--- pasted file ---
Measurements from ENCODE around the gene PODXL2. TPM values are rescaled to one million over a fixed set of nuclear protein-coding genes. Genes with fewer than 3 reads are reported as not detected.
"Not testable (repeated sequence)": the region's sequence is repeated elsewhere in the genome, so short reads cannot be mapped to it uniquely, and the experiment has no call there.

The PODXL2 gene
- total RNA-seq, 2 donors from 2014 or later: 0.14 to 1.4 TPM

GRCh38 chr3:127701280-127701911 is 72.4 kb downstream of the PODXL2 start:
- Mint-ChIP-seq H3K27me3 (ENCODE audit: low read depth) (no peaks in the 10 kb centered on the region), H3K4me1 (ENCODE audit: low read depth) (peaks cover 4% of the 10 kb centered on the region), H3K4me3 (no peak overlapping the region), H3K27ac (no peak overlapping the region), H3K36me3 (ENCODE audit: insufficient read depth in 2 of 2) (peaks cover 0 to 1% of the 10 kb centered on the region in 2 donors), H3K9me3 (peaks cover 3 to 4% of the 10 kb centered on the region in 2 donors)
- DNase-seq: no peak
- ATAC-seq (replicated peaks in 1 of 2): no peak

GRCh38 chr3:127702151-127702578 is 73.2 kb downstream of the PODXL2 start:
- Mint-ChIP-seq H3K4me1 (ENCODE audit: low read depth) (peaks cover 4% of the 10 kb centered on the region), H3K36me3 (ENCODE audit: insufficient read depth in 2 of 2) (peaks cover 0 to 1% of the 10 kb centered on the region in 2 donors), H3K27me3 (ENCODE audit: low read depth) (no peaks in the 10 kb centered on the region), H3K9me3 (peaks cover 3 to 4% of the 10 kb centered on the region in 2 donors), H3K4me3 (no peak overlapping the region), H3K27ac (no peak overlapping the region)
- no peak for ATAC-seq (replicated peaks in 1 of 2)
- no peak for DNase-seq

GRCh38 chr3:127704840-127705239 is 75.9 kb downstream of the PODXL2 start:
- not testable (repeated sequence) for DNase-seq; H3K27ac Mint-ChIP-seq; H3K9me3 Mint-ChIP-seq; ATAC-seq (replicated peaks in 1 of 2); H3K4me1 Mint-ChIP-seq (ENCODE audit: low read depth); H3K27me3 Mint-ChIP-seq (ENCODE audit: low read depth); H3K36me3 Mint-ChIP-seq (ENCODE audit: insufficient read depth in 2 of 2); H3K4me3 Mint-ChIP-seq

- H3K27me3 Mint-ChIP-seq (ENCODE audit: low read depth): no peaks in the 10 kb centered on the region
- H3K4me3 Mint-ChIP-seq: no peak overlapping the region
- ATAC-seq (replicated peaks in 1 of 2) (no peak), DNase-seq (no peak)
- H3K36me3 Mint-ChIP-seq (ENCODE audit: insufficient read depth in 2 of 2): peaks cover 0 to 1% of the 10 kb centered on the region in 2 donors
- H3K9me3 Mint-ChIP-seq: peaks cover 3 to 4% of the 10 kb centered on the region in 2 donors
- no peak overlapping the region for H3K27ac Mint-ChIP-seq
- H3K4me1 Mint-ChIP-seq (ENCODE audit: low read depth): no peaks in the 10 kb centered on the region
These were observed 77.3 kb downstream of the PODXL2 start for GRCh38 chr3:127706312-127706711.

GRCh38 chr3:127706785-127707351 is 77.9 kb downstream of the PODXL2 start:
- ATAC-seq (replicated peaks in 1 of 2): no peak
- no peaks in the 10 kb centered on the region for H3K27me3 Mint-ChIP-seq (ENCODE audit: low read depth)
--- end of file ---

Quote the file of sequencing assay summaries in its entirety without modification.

Measurements from ENCODE around the gene PODXL2. TPM values are rescaled to one million over a fixed set of nuclear protein-coding genes. Genes with fewer than 3 reads are reported as not detected.
"Not testable (repeated sequence)": the region's sequence is repeated elsewhere in the genome, so short reads cannot be mapped to it uniquely, and the experiment has no call there.

The PODXL2 gene
- total RNA-seq, 2 donors from 2014 or later: 0.14 to 1.4 TPM

GRCh38 chr3:127701280-127701911 is 72.4 kb downstream of the PODXL2 start:
- Mint-ChIP-seq H3K27me3 (ENCODE audit: low read depth) (no peaks in the 10 kb centered on the region), H3K4me1 (ENCODE audit: low read depth) (peaks cover 4% of the 10 kb centered on the region), H3K4me3 (no peak overlapping the region), H3K27ac (no peak overlapping the region), H3K36me3 (ENCODE audit: insufficient read depth in 2 of 2) (peaks cover 0 to 1% of the 10 kb centered on the region in 2 donors), H3K9me3 (peaks cover 3 to 4% of the 10 kb centered on the region in 2 donors)
- DNase-seq: no peak
- ATAC-seq (replicated peaks in 1 of 2): no peak

GRCh38 chr3:127702151-127702578 is 73.2 kb downstream of the PODXL2 start:
- Mint-ChIP-seq H3K4me1 (ENCODE audit: low read depth) (peaks cover 4% of the 10 kb centered on the region), H3K36me3 (ENCODE audit: insufficient read depth in 2 of 2) (peaks cover 0 to 1% of the 10 kb centered on the region in 2 donors), H3K27me3 (ENCODE audit: low read depth) (no peaks in the 10 kb centered on the region), H3K9me3 (peaks cover 3 to 4% of the 10 kb centered on the region in 2 donors), H3K4me3 (no peak overlapping the region), H3K27ac (no peak overlapping the region)
- no peak for ATAC-seq (replicated peaks in 1 of 2)
- no peak for DNase-seq

GRCh38 chr3:127704840-127705239 is 75.9 kb downstream of the PODXL2 start:
- not testable (repeated sequence) for DNase-seq; H3K27ac Mint-ChIP-seq; H3K9me3 Mint-ChIP-seq; ATAC-seq (replicated peaks in 1 of 2); H3K4me1 Mint-ChIP-seq (ENCODE audit: low read depth); H3K27me3 Mint-ChIP-seq (ENCODE audit: low read depth); H3K36me3 Mint-ChIP-seq (ENCODE audit: insufficient read depth in 2 of 2); H3K4me3 Mint-ChIP-seq

- H3K27me3 Mint-ChIP-seq (ENCODE audit: low read depth): no peaks in the 10 kb centered on the region
- H3K4me3 Mint-ChIP-seq: no peak overlapping the region
- ATAC-seq (replicated peaks in 1 of 2) (no peak), DNase-seq (no peak)
- H3K36me3 Mint-ChIP-seq (ENCODE audit: insufficient read depth in 2 of 2): peaks cover 0 to 1% of the 10 kb centered on the region in 2 donors
- H3K9me3 Mint-ChIP-seq: peaks cover 3 to 4% of the 10 kb centered on the region in 2 donors
- no peak overlapping the region for H3K27ac Mint-ChIP-seq
- H3K4me1 Mint-ChIP-seq (ENCODE audit: low read depth): no peaks in the 10 kb centered on the region
These were observed 77.3 kb downstream of the PODXL2 start for GRCh38 chr3:127706312-127706711.

GRCh38 chr3:127706785-127707351 is 77.9 kb downstream of the PODXL2 start:
- ATAC-seq (replicated peaks in 1 of 2): no peak
- no peaks in the 10 kb centered on the region for H3K27me3 Mint-ChIP-seq (ENCODE audit: low read depth)